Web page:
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Choosing Expensive Tastes

From: Canadian Journal of Philosophy
Volume 36, Number 3, September 2006
pp. 415-425 | 10.1353/cjp.2006.0017

In lieu of an abstract, here is a brief excerpt of the content:

Choosing Expensive Tastes1

I Introduction

The possibility that individuals might have expensive tastes is the basis of arguments for and against various theories of how social resources should be allocated. Expensive tastes play a role, for example, in Dworkin's advocacy of equality of resources rather than welfare, in Rawls's account of primary goods, in Scanlon's argument for an objective criterion of well-being, and in Arneson's favoring of equality of opportunity for welfare rather than equality of welfare.2

Much of the argument about whether expensive tastes should be treated distinctively concerns whether or not individuals choose to have such tastes. If individuals are simply born with different tastes, or perhaps if they develop them through socialization when young, it is suggested, individuals should not be seen as responsible for their expensive tastes. However, it is argued that individuals should not be compensated [End Page 415] for expensive tastes that they have freely chosen — or would hypothetically have chosen — to cultivate.3

The present essay focuses exclusively on expensive tastes that individuals decide to adopt and asks this question: Why would an individual choose to have expensive tastes?4 This question should be addressed for two reasons. First, on a priori grounds, it seems that the reason an individual chooses to have expensive tastes might be relevant to whether the individual should be compensated on account of having them. Relatedly, the notion of choice or voluntary adoption of expensive tastes could be understood to have a variety of meanings in the present context, and the answer to the question of what should be deemed a choice and which choices should matter would plausibly be illuminated by considering the bases for individuals' actions that lead them to acquire expensive tastes.

Second, the very notion of choosing to have expensive tastes is prima facie paradoxical. Ceteris paribus, expensive tastes by definition make the individuals who have them worse off, so why would any individual ever voluntarily choose to develop expensive tastes? [End Page 416]

In section II, a definition of expensive tastes is offered and this paradox is elaborated, making clear the nature of the conundrum. Section III considers a number of possible answers to the question of why individuals would choose what may appear to be expensive tastes. It turns out that some explanations are unsatisfactory because they do not involve true expensive tastes; that is, on reflection, certain accounts of what seem to be expensive tastes do not constitute such accounts, at least as such tastes are defined here and as seems to be required by the distributive theories in question. Another of the candidate explanations does not, upon examination, constitute a credible reason that individuals would adopt expensive tastes. And other explanations, those most capable of explaining how individuals might come to have expensive tastes, may not carry the normative implications that most would associate with voluntary choice. It is not, however, the purpose here to determine the relevance of particular sorts of expensive tastes, however defined, in general or under any particular moral framework. Rather, the intention is simply to illuminate such inquiries by looking behind the idea of chosen expensive tastes.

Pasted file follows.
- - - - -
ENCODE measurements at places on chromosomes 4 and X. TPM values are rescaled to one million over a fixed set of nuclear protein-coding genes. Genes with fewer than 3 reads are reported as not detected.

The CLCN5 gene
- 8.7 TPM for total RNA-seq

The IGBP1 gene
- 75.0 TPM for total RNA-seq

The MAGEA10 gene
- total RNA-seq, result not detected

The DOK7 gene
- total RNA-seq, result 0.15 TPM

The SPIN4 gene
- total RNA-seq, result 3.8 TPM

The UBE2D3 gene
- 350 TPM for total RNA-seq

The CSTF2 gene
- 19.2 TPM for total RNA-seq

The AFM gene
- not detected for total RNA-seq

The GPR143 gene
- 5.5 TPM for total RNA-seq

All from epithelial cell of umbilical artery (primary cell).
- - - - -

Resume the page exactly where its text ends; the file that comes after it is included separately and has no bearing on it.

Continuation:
II The Paradox

1. Definition of 'expensive tastes'

It is useful to begin with a definition. An individual will be said to have expensive tastes if he needs more resources to achieve a given level of well-being than if the individual instead had nonexpensive tastes, defined independently (for elaboration, see below).5 Three notes about this definition are in order.

First, in this definition, the concept of well-being is employed only for illustrative purposes. One could as easily define expensive tastes by reference to happiness, an individual's sense of the good life (that may include concern for others, moral or otherwise, or a notion of virtue), or some other metric, and the analysis to follow would largely be the same. Accordingly, hereinafter all references to well-being should be taken as a stand-in for whatever it is that individuals may seek in their lives. [End Page 417]

Second, it is not claimed that this definition is identical to those in all of the literature. Such...